Cate Shortland‘s latest film Lore is a post WWII drama focused on a group of siblings still doting on their ideological upbringings, unaware of the truth beyond their country’s borders. An adaptation of Rachel Seiffert‘s The Dark Room novella.

Synopsis can be read as follows (via TIFF 2012):

“Left to fend for herself when her SS officer father is captured by the victorious Allies at the end of World War II, a fourteen-year-old German girl (striking newcomer Saskia Rosendahl) must lead her four siblings on a gruelling trek across the war-ravaged countryside — and must put her trust in the very person she was taught to hate.

Programmer’s Note:

Adapted by director Cate Shortland and co-writer Robin Mukherjee from a novella by Rachel Seiffert, LORE is both a gripping survival story and a bold examination of the legacy of Nazism and its horrors. Without invoking the fallacy of universal guilt, LORE demonstrates how an insidious ideology can warp the minds and hearts of those too young to recognize its terrible lies — and how guilt and shame can beset even those whose only sin was to believe the monstrous ideas handed down to them by their parents.

As the last shreds of German resistance to the Allied forces fall away in the spring of 1945, fourteen-year-old LORE (Saskia Rosendahl) joyfully welcomes her father — a high-ranking officer in the SS — back to their stately Bavarian home. But celebrations are cut short as her parents quickly move to erase any trace of their participation in the Nazi regime. Photographs, personal documents and medical records are burned, LORE’s mother wraps up the family silverware and her father shoots the family dog as the couple rush LORE and her four siblings out of the family home ahead of the advancing Allies. But when both of her parents are summarily snatched up and imprisoned by the victors, LORE and her brothers and sister — one of them still only an infant — are left to fend for themselves, forcing them to undertake a gruelling 900-kilometre trek to their grandmother’s house in search of refuge. As they trudge through the war-ravaged countryside, with LORE compelled to beg for food and shelter from the suspicious, frightened or wholly self-interested people they encounter, these once-privileged, innocently patriotic children are brought face to face with the dreadful consequences of their parents’ beliefs — and in order to survive, LORE must place her trust in the very person she was taught to hate.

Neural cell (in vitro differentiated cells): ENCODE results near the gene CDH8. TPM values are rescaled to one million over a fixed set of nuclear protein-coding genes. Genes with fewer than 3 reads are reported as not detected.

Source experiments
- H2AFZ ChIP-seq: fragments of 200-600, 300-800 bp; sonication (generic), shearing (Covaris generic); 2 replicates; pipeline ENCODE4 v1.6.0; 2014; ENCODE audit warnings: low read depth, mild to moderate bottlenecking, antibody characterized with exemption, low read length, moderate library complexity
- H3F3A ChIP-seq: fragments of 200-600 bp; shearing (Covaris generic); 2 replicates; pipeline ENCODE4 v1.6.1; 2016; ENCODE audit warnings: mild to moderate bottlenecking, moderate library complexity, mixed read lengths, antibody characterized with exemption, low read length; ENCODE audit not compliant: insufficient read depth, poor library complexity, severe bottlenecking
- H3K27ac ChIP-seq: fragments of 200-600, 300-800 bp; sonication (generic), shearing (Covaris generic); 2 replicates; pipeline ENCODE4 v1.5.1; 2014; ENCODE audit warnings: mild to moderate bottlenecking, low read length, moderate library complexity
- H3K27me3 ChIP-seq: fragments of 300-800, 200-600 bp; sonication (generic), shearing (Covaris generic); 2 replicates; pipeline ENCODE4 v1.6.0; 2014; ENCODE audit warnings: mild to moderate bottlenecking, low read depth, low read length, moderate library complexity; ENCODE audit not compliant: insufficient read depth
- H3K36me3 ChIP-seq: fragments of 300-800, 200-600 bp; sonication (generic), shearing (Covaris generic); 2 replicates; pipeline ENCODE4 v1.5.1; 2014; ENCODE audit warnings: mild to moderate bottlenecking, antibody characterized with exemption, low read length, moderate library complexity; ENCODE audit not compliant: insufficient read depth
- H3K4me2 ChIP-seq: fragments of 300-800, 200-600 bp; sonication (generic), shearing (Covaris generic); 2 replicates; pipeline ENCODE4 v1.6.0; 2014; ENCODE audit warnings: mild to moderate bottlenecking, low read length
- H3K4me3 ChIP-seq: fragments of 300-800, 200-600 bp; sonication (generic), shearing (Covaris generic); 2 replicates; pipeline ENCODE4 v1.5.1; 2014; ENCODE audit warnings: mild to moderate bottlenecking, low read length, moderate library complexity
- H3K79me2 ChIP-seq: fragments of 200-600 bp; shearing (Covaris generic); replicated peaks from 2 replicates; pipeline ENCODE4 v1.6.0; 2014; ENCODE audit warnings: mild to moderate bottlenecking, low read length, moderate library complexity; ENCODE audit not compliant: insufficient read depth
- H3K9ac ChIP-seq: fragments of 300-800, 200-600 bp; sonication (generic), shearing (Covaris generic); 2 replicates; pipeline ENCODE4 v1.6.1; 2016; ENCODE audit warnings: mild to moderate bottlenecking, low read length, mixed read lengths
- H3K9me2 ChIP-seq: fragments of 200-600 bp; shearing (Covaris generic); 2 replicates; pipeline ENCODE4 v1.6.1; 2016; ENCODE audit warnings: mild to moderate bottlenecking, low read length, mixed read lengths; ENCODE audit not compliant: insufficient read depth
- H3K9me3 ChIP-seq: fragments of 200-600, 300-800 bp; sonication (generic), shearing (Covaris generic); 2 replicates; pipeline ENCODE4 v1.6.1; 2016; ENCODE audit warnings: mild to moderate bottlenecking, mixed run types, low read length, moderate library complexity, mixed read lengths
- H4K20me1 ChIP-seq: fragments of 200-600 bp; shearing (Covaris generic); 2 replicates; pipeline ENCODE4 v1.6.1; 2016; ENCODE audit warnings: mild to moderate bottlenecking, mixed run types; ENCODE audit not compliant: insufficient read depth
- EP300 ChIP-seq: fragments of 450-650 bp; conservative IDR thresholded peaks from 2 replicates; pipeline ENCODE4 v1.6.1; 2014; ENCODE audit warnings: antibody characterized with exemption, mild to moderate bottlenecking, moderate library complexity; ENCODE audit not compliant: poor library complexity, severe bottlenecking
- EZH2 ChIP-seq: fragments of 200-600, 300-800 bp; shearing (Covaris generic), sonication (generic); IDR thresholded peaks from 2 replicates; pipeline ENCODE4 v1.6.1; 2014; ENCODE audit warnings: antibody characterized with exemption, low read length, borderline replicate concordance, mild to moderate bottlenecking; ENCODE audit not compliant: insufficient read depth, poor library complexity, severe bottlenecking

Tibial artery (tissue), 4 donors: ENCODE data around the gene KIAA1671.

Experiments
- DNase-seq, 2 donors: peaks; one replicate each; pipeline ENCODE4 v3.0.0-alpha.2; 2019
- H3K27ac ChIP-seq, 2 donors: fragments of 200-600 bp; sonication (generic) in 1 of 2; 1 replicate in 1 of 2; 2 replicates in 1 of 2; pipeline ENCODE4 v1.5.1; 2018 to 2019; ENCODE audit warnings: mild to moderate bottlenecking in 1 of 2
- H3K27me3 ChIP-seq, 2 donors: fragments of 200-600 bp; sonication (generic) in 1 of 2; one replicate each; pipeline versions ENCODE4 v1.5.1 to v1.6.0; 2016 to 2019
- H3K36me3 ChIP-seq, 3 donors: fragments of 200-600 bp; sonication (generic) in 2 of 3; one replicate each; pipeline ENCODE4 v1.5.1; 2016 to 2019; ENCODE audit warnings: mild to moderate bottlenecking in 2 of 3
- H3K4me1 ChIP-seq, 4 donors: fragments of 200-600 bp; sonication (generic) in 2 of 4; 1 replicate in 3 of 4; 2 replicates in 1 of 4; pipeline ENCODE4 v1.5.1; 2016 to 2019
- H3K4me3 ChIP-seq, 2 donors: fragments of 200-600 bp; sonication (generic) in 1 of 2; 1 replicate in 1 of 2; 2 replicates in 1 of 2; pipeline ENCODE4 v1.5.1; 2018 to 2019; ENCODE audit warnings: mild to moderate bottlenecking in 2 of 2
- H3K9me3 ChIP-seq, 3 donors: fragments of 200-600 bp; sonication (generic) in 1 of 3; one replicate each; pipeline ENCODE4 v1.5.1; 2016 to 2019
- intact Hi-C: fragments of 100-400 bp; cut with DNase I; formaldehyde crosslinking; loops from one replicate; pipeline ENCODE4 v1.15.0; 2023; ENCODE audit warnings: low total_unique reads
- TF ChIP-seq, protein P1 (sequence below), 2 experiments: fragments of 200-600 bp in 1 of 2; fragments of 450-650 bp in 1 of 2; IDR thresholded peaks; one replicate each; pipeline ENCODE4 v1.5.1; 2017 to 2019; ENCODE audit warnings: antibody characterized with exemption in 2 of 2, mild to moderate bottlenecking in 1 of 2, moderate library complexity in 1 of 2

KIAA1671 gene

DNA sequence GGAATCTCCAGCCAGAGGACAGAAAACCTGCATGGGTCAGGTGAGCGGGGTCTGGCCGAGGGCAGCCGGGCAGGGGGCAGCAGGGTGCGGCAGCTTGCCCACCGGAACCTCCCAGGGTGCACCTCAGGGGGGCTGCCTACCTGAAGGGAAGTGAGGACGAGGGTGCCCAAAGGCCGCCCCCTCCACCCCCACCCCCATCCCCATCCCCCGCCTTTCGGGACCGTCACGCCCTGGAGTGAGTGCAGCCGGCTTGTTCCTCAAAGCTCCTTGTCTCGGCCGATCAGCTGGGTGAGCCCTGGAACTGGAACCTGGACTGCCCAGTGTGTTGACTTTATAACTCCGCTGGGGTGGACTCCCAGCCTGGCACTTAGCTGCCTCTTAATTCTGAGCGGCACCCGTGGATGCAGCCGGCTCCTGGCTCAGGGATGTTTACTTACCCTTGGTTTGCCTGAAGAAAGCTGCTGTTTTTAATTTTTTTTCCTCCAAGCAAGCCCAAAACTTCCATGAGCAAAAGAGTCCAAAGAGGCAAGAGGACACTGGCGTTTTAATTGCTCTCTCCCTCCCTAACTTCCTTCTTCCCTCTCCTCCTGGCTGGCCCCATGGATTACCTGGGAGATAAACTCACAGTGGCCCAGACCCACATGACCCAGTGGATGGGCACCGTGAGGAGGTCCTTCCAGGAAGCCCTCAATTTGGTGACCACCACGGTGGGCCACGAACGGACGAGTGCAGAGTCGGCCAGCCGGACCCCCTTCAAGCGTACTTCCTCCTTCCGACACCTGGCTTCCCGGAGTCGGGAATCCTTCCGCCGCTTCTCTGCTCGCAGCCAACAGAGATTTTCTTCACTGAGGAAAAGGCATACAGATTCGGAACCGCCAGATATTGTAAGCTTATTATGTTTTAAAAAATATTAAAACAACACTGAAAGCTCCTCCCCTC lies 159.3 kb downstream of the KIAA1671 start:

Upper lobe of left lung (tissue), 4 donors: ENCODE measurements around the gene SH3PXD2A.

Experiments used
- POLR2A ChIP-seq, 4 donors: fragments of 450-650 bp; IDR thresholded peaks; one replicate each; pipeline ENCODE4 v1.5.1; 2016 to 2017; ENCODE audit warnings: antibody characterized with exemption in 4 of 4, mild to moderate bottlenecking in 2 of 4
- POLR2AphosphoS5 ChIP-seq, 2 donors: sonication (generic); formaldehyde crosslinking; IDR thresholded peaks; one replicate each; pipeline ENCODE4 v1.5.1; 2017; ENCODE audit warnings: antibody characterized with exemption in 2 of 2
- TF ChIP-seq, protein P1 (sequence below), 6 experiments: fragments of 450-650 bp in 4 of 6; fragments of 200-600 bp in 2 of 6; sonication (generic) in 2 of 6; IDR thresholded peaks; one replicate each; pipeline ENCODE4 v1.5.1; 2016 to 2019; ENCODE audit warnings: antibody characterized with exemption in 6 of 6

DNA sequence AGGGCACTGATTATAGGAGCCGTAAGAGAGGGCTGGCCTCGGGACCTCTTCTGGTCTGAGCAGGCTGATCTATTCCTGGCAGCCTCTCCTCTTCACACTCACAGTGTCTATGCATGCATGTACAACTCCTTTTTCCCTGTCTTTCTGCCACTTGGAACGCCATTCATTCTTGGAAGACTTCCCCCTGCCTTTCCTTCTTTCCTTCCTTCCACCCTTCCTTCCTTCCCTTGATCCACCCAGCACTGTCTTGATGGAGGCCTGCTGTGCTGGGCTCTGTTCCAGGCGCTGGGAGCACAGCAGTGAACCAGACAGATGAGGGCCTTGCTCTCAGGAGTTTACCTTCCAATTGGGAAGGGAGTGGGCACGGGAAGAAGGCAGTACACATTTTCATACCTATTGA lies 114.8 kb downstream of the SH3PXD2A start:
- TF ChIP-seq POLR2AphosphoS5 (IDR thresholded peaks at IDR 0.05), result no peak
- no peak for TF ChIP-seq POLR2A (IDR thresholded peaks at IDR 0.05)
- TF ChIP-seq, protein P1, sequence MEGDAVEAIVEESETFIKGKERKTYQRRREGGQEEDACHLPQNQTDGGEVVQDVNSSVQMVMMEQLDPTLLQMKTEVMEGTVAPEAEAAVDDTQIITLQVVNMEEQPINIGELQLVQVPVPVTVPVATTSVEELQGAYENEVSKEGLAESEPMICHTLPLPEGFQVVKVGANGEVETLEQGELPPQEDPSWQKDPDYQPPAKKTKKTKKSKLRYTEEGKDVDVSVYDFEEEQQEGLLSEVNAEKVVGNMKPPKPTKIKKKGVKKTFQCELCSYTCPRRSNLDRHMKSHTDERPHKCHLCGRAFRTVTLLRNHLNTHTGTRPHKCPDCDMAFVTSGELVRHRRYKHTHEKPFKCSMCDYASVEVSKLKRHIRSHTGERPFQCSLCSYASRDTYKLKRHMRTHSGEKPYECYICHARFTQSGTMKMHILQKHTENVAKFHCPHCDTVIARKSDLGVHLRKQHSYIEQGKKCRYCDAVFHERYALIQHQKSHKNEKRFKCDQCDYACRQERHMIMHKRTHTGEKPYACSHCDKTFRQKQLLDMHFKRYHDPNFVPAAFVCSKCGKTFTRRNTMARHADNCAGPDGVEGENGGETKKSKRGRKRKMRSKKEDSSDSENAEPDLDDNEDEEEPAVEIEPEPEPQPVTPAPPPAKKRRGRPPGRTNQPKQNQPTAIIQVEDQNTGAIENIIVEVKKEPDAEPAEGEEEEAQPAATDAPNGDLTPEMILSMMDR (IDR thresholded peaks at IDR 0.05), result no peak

While many films have addressed the aftermath of Nazism, and the tangled web of complicity that bound so many ordinary Germans to the unthinkable crimes of the regime, few have brought this complex issue home with such intimate power. Brilliantly photographed by Adam Arkapaw — who gives the devastated landscape an eerily ethereal glow — and featuring a star-making performance by the striking young newcomer Rosendahl in the title role, LORE is a penetrating study of guilt, blind obedience and forgiveness.

-Jane Schoettle”

Check out the trailer for Shortland’s beautiful pic down below.

Lore, 2012

Cate Shortland